For those out there who have been to Southeast Asia, fruit is something you likely miss dearly if you are now elsewhere. For me, Guangzhou was a perfect introduction to many fruits, at a time when food in China was very cheap while imports were plenty from Southeast Asia and Hainan Island. China is where I first experienced papayas, rambutans, bayberries, durian, among others. Later in life I moved to Thailand, and I experienced many, many new fruits, several that don’t make it to export. For a long time my favorite fruit, the mangosteen (mangkut มังคุด in Thai), was in that category. Finally in 2006, imports began to the US, and now they are a fairly regular find in Asian markets (according to season in Southeast Asia anyway).
Yesterday we were in New York, and La picked up mangosteens and rambutans from Manhattan’s Chinatown. Both of these fruit are also occasional offerings in Philadelphia. Chinatown’s markets as well as Washington Ave’s large markets regularly carry Southeast Asian fruits.
For those of you who have not experienced mangosteen, they are quite unique. The shell is almost woody, and you have to score the outside with a very sharp knife, taking care not to dig too deep or go all the way through. You can then pry it open to reveal the luscious white flesh inside:
The segments inside are about the size of a mandarin orange, but the flavor is sweet, perfumed, and creamy, and the texture is like a fibrous watery peach. There is a large dark seed, usually just one, and I usually just eat the segments out of the shell and spit out the seed. If the flesh looks grey and deflated, you got a dud. Look for purple firm fruit rather than brown and soft.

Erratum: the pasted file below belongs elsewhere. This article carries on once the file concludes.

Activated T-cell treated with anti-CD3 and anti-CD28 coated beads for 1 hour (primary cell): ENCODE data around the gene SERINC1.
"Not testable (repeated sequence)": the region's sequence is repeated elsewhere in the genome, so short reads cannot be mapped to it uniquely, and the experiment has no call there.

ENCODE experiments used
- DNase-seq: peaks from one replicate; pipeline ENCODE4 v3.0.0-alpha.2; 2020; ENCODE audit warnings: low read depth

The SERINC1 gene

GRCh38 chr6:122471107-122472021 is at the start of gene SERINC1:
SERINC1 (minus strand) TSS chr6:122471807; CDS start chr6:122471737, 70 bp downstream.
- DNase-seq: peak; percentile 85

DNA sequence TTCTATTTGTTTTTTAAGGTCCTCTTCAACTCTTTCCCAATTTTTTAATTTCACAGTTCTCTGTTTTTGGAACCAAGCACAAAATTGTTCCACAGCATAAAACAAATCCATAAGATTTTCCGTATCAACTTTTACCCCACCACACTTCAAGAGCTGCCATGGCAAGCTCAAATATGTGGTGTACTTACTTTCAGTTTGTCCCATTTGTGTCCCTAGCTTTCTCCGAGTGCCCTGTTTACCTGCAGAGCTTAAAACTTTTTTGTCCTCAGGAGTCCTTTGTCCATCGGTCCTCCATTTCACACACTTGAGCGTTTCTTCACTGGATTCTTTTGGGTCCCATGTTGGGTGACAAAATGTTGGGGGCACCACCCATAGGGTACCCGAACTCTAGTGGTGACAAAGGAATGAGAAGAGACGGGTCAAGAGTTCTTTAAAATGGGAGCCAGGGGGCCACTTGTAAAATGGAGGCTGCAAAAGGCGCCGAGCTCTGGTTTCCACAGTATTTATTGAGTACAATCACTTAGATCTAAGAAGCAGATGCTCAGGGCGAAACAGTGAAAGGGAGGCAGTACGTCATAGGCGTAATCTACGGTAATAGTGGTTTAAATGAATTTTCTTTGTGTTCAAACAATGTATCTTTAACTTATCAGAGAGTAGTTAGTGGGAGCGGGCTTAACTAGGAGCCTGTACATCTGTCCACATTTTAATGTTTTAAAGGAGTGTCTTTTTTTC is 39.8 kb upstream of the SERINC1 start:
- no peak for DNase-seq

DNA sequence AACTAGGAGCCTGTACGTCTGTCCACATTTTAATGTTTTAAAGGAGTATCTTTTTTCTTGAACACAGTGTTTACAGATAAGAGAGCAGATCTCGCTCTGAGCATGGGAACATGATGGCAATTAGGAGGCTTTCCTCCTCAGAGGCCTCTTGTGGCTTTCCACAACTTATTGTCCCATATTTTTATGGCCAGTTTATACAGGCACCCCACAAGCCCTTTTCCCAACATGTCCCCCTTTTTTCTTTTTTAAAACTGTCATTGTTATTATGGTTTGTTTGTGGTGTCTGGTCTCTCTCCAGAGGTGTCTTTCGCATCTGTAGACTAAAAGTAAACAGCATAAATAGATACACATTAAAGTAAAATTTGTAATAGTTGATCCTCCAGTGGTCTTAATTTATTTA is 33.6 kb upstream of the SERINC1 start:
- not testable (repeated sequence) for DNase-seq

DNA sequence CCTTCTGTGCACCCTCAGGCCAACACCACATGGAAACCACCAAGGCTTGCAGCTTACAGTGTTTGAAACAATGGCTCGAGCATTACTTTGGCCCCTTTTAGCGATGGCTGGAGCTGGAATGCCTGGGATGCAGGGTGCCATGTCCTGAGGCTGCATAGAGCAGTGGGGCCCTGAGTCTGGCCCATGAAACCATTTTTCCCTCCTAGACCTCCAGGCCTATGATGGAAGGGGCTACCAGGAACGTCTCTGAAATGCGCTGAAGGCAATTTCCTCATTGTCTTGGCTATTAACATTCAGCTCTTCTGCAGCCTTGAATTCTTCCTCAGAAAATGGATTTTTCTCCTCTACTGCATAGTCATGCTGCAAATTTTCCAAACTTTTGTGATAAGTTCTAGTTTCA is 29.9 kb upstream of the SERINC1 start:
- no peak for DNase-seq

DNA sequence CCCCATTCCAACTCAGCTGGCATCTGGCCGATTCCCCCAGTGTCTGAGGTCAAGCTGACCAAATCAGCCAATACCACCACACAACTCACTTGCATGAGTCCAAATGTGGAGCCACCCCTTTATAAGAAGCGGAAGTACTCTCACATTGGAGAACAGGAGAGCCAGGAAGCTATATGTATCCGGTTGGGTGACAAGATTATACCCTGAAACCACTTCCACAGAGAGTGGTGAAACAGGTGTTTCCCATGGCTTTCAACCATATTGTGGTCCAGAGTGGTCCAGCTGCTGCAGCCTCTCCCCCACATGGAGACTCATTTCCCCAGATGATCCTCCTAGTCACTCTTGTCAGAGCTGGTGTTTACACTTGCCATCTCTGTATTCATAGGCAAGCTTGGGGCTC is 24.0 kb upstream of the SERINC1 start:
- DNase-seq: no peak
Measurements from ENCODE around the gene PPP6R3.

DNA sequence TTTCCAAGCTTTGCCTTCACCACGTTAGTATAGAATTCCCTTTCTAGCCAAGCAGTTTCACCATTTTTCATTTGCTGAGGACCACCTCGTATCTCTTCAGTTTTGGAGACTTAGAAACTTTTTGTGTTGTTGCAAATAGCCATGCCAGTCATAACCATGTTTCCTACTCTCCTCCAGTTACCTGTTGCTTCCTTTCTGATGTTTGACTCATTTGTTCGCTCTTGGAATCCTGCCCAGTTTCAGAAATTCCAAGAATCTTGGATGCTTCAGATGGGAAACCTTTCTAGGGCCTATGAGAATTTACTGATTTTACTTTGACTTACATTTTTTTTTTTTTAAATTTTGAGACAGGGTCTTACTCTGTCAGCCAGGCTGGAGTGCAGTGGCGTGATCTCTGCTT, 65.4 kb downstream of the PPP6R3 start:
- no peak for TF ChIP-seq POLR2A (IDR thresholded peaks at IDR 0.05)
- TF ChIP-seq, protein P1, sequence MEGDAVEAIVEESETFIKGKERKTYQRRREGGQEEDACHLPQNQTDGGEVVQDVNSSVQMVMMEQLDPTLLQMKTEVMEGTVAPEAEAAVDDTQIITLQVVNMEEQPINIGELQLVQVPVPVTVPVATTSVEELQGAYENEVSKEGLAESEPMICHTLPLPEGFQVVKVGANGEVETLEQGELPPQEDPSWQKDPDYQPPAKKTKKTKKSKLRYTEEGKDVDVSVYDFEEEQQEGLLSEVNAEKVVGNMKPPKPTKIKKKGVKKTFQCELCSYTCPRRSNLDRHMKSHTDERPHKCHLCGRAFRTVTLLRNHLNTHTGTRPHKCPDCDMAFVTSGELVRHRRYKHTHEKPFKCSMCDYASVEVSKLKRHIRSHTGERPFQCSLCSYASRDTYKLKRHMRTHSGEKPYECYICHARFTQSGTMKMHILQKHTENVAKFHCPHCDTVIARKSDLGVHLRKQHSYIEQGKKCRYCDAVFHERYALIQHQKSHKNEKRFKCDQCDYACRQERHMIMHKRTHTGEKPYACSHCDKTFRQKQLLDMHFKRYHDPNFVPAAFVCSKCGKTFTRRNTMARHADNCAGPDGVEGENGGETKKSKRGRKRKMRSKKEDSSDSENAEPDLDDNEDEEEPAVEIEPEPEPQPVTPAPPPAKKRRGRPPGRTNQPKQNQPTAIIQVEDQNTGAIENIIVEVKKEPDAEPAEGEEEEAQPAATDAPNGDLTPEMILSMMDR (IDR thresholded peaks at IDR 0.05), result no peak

Another popular fruit in Thailand that is not so common in the States is the rambutan. In Thai this is known as ngo เงาะ. In both fruit, the names into English came through Indonesian/Malaysian.
Rambutans have a very unusual appearance, a creepy, alien, hairy fruit. They can be opened in much the same way as mangosteens (with much less pressure), by scoring the circumference of the fruit and popping it open.
The consistency of this fruit is like a tough grape, with a large seed inside. The flavor has a faint flowery perfume. This fruit is also commonly available in canned form, seedless and usually packed in syrup. This can be used to eat as a dessert with coconut milk or shaved ice.
The picture you show is a shelf late fruit. Check my facebook firstname.lastname@example.org or นาย พรพรหม ทีฆะเนตร์. I a farmer in Thailand and really want you to try those in fresh from it’s tree.
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Hi Pornprom, thanks for your message. I like the image of green mangosteens on your Facebook page. Unfortunately for me, Philadelphia doesn’t have mangosteens “straight from the tree”. How do they taste? Aren’t they unripe when they are green that way?